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Legislative Assembly for the ACT: 2001 Week 7 Hansard (19 June) . . Page.. 2001 ..

MR KAINE (10.38): The chair of the committee has indicated that he supports the notion of retrospectivity in connection with this report. I was a bit on the fence on the matter. While former politicians can perhaps accept the responsibility that sooner or later the decisions they make might be made public, there is more to it than this.

Cabinet makes decisions based on submissions put to them in the main by public servants. Senior public servants in good faith put submissions to cabinet on the understanding that their documents will remain confidential and that at some future time they will not be held accountable for the advice they gave to the cabinet.

It is not the former politicians I would seek to protect, but rather senior public servants-former heads of the ACT administration, heads of divisions of the old administration and the like-who 10 years ago or six years ago, in good faith, put submissions to the cabinet on the understanding at the time that those documents would remain confidential. To break faith with them on such an issue and perhaps expose them to public criticism for something that they did six or 10 years ago would be unfair.

For that reason I have supported the retrospectivity recommendation. It is something that we as members of this Assembly have to pay due regard to.

MR HIRD (10.40): I draw members' attention to paragraph 4.9 of the report. I was unsuccessful in my strong argument that there should be a 10-year period rather than a six-year period. I argued that in similar jurisdictions in other parts of Australia the period can be up to 50 years for a notebook of a cabinet minister. Yet in an extraordinary move in this place it is proposed to introduce a six-year timeframe. I believe that 10 years would have been more appropriate.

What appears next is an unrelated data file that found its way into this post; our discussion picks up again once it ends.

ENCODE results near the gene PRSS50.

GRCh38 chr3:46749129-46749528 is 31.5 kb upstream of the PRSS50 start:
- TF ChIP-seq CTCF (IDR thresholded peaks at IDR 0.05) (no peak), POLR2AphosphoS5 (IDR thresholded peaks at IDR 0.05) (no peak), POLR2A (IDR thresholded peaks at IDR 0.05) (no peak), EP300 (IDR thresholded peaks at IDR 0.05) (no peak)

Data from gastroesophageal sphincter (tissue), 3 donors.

MR MOORE (Minister for Health, Housing and Community Services) (10.42): I thank the committee for taking on this piece of legislation and taking it seriously. Quite clearly, they have considered the issues with a great deal of care. As Mr Osborne said, I indicated to the committee that I was prepared to move a number of amendments that are consistent with the report of the committee. We will now go to the process of looking at the amendments and making sure they are consistent with the committee's report. We will then introduce them.

There is one exception. That is with the regard to retrospectivity or prospectivity. Mr Kaine put an argument. I think there is some weight in it. However, it is very similar to the argument that is always put when people are looking to do the opposite of opening up government and government processes. Whilst I think the argument carries some weight, I would disagree with it. It is appropriate that this legislation be retrospective and that we make it very clear that all of us are prepared to be open in our dealings.

I have looked back over the cabinets I have been involved in, and I presume Mr Berry and others have done the same. Whilst some things are time critical, timeframes are not that important. I originally went for 10 years because I thought that that was a sensible timeframe to work around. Mr Stanhope said publicly that he thought six years was appropriate, although I recognise that he did say "prospective". I considered that and thought it was the right way to go.

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